Before I had children of my own I was a smug, opinionated, pain-in-the-backside who said things like *insert the voice of Sansa Stark… Read More
Before I had children of my own I was a smug, opinionated, pain-in-the-backside who said things like *insert the voice of Sansa Stark here* “One day, my children will eat all their broccoli” or “I’ll never allow my child to stand on her chair in a restaurant like that” or “If my child is cyberbullied I’ll just put him in a private school.” When I think back on my ignorant, self-satisfied, plump, youthful little face, knowing what I know now, I wish I could roundhouse kick it into next Monday.
Sassy Llama hosts workshops with girls across South Africa, some girls attend because their parents saw it as a valuable investment into their daughter’s future and other girls attend, because we have incredible corporate sponsors that want to make a difference in the world by giving away an entry. We also do talks at underprivileged schools as part of our Corporate Social Responsibility.
We have hosted girls from lani private schools in Johannesburg and we have hosted girls from schools where shoes are not compulsory, because not everyone can afford a pair. In most of my interactions with them I ask the question: “Who here has been cyberbullied?” And guess what? Most girls, regardless of the school they attend, have experienced it in one form or another.
According to a global survey by YouGov in 2015 South Africa has the 4th highest rate of cyberbullying in the world. The survey found that one in five South African teens have experienced cyberbullying first-hand and 84% know someone who has been a victim of cyberbullying. Cyberbullying doesn’t check your parents bank balance before it comes for you. It doesn’t distinguish between white or black or coloured. Cyberbullying doesn’t only target children that go to aftercare or whose parents recently got divorced. And cyberbullying doesn’t only happen in public schools.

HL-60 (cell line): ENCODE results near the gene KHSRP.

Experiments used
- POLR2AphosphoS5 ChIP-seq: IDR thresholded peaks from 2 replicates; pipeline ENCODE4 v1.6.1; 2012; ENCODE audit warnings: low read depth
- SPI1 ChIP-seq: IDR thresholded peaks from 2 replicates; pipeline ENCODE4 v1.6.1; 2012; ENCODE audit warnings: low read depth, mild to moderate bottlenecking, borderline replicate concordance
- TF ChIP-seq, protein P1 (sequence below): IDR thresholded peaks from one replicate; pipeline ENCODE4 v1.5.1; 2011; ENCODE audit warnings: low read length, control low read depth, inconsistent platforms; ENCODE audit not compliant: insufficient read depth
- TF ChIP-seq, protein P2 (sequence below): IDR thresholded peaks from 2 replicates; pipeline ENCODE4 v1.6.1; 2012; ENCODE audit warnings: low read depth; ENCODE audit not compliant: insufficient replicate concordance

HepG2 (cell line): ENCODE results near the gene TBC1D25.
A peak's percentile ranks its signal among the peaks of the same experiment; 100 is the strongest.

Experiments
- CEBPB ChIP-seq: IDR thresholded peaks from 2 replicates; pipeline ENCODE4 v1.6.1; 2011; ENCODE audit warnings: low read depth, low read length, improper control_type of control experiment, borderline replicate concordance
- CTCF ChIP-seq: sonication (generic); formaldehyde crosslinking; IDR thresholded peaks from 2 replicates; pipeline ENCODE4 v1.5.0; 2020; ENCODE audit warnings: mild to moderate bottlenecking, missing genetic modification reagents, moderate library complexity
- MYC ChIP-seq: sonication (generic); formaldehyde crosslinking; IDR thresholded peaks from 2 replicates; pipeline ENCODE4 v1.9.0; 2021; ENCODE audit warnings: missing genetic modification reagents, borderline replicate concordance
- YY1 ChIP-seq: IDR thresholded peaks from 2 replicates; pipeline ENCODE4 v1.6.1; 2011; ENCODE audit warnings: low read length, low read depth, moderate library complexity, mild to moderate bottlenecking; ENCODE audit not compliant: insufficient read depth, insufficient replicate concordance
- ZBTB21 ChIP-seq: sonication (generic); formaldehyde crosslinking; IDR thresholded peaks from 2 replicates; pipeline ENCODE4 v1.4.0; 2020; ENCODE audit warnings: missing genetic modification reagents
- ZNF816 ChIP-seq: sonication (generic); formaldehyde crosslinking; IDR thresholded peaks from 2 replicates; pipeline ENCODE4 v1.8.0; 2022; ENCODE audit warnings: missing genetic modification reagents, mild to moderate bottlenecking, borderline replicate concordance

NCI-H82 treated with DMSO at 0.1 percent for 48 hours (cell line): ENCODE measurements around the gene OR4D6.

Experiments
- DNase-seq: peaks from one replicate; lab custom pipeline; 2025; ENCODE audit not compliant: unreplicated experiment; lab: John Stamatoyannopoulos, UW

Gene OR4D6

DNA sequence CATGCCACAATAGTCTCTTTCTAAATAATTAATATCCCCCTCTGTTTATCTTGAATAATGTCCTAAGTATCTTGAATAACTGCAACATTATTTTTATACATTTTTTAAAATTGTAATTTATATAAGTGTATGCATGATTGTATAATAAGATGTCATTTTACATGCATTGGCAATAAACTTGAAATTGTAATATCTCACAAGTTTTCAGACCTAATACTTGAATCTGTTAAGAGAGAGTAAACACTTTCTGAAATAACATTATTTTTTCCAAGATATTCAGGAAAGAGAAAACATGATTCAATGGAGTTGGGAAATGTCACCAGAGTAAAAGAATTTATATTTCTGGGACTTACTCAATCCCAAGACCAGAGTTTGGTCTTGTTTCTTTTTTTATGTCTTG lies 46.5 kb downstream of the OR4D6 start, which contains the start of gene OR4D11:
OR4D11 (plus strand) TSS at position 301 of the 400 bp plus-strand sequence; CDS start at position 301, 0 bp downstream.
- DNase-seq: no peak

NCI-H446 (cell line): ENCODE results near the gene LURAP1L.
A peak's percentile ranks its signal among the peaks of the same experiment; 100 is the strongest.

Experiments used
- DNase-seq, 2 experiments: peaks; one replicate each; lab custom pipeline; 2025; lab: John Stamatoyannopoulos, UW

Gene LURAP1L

I was blown away by a conversation I had with a mom the other day. When I mentioned that Sassy Llama does talks on cyberbullying at various schools, she said: “You should really focus your efforts on private schools-the parents there care so much more about their children’s well-being.” Another flippant comment I have received in the past is: “If your child is being cyberbullied, you are probably not as involved as you should be.”
These comments really get under my skin. We cannot be prejudiced and assume that social class, school or parent-involvement has a direct correlation with prevalence of cyberbullying. A 13-year old girl in Pretoria committed suicide two months ago while her mother was at her school meeting with her principal, to address the cyberbullying she had been subjected to. Jodee Blanco, who wrote: ‘Please Stop Laughing at Me’ addressing bullying, mentions that she attended three different schools and was bullied in every one of them. And Izzy Kalman, a Nationally Certified School Psychologist who has been working in schools and private practice since 1978 says: “Most of my individual clients happen to be students in private schools, and most of the schools that hire me to help with their bullying problems are private schools.”
The point is that cyberbullying is universal. The solution does not lie in pointing fingers at the parents of the victim, the economic circumstances, the school (be it private or public) or the platform on which it occurred. The solution lies in equipping your llama with step by step guidelines of what to do when it eventually happens to them.
Let’s not stigmatise cyberbullying victims, their parents or the schools they attend. In my experience most parents are kind, highly involved and desperate to find solutions. And most schools have implemented cyberbullying policies which govern procedures should incidents be reported. Let’s rather rally for education and empowerment so we can roundhouse-kick cyberbullying out of all schools for good.
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